An oversight on my part prevented this post from going up on its usual day last week, and I only realized this the other day. Apologies!
Due to the gold and diamond trade, South Africa was a popular destination for immigrants throughout the world, and Ireland was no exception. Settlers would flock to work in mines and elsewhere, and some would grow attached to their new homeland, and resentful of outside efforts to exert domination. Numerous Irishmen and men of Irish descent would serve in the Boer armies of the Boer War, in various commandos. But there were two “named” Irish units as well, the ideas of two men from different parts of the globe, but with the same purpose.
John McBride was born in Mayo in 1868, the son of a shopkeeper. In his younger days he was swept up in the growing nationalist environment, becoming part of the so-called “Gaelic revival”, involved in Irish literary societies and the nascent Gaelic Athletic Association. As part of this he soon become friends with one Arthur Griffith, a printer and newspaper writer, and they both eventually became members of the Irish Republican Brotherhood. By the mid 1890’s, his activities had garnered him attention from the British authorities, who deemed McBride to be a “dangerous nationalist”, and someone to keep an eye on. For that reason maybe McBride volunteered to emigrate to the United States to work there for the IRB, and later moved to South Africa.
In 1896, McBride was working as a gold miner in a facility not far from Johannesburg, one of the “uitlanders” that were the main political issue of the day. McBride however, didn’t consider himself as being in need of British rescuing, and was continuing his nationalist activities whenever he could, organising a commemoration of the 1798 rebellion in the Transvaaal upon its centenary, around the same time Griffith visited the area. By that time, McBride had established himself as one of the leading lights of the local Irish nationalist community.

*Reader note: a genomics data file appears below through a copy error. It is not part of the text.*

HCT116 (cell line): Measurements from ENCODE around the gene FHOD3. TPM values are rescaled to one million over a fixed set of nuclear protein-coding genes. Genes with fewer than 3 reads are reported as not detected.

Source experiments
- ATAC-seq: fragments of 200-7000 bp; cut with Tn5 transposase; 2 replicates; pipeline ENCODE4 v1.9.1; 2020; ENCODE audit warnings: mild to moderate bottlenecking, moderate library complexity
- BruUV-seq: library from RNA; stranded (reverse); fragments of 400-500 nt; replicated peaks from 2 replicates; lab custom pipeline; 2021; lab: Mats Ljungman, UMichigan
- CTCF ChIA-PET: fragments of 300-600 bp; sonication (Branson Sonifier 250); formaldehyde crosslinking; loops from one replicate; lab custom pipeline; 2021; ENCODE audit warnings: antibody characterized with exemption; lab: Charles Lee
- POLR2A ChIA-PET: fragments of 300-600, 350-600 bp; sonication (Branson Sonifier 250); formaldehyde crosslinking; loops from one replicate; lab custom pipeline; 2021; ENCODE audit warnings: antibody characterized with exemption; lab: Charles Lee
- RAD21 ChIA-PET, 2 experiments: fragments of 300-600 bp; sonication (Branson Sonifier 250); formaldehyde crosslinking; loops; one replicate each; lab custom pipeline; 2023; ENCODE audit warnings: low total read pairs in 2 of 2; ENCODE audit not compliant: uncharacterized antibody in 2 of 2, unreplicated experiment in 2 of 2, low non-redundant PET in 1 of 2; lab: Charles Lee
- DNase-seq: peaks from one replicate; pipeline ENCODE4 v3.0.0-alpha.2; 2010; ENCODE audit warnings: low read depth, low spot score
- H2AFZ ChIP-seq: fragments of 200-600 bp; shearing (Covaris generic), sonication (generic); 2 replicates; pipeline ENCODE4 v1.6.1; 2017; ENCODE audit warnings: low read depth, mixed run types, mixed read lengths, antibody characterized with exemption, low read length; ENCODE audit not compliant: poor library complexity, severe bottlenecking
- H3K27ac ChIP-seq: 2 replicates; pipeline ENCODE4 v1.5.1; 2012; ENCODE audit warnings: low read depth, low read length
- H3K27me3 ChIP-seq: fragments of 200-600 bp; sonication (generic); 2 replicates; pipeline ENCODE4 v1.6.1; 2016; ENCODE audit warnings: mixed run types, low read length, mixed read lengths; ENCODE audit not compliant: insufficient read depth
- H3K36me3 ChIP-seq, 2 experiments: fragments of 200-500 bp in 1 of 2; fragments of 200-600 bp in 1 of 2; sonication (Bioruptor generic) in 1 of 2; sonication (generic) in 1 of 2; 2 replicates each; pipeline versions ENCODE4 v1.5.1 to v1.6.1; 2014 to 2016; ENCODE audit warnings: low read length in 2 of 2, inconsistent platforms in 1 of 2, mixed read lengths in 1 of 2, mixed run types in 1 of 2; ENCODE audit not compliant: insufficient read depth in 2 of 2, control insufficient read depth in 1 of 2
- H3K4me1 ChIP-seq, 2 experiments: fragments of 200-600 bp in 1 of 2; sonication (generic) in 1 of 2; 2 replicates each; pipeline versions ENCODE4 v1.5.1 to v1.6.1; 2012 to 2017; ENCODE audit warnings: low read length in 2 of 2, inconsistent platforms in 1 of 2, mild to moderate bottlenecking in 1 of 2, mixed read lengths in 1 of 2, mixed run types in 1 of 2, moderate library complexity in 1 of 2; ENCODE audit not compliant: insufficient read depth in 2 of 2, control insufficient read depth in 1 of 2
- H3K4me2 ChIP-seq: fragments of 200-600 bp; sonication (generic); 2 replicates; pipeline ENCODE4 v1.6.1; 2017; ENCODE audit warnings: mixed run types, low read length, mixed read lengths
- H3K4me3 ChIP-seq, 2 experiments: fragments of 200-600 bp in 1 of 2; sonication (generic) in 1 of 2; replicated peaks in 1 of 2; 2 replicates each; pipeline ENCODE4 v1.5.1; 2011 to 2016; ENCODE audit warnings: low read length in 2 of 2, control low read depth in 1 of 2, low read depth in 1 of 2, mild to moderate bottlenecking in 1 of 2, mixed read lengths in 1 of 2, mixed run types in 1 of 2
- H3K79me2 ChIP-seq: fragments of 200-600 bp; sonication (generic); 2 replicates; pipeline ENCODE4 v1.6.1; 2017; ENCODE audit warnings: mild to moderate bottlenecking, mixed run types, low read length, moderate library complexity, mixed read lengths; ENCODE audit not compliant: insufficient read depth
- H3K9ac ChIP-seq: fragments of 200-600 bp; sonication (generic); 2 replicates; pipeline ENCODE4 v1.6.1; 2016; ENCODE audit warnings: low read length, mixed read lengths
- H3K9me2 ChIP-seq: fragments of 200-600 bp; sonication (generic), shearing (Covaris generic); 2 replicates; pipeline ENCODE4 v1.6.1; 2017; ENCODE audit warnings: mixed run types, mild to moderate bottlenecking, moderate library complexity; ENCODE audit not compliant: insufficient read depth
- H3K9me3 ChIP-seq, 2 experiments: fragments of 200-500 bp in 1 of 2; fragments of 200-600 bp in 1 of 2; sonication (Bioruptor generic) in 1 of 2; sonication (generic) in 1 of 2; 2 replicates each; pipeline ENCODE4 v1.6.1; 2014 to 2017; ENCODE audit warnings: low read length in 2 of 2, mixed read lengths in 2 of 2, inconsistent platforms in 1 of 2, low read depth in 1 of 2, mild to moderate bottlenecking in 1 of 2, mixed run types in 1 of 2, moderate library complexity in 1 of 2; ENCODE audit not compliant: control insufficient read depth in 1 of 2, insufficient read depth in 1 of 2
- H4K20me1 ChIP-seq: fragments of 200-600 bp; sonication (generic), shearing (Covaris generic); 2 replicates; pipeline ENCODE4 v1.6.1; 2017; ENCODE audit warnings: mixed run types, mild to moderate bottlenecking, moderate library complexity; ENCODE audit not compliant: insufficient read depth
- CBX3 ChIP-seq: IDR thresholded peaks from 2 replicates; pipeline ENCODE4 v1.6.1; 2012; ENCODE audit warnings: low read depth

When the war began, McBride was quick to offer his services to the Transvaal Republic, and to attempt to organise a unit of similarly minded men. What McBride would organise would be officially known as the “Irish Transvaal Brigade” and more colloquially as the “Irish commando” or “McBride’s Brigade”. The majority of its make-up would have been men of Irish birth or Irish descent employed in the mines on the Rand, eager to either strike a blow against Britain now that the occasion allowed, or to continue earning pay as the mines closed for the war. Many of its membership would be Irish-American especially. While its overall numbers would fluctuate wildly during the fighting and would never reach true “Brigade” status, the commando was still able to put 150 to 300 or so men in the field at any one time.
McBride did not initially lead the Brigade. That honour instead went to Colonel John Y.F Blake, a former US cavalry officer who had been prospecting in South Africa, and now grasped at the chance for some adventure: McBride would his second in command. The Boer Republics were more than happy to form such units from foreign nationalities – as long as they were white of course – and indeed much of the overall political strategy of the war for both the Transvaal and the Orange Free State would involve attempting to win the sympathy and support of outside powers, especially Britain’s rivals in Europe, like the German Empire. Europeans flocked to join the Boer banner, and the Irish would not be the only foreign unit to fight on the side of the Boers.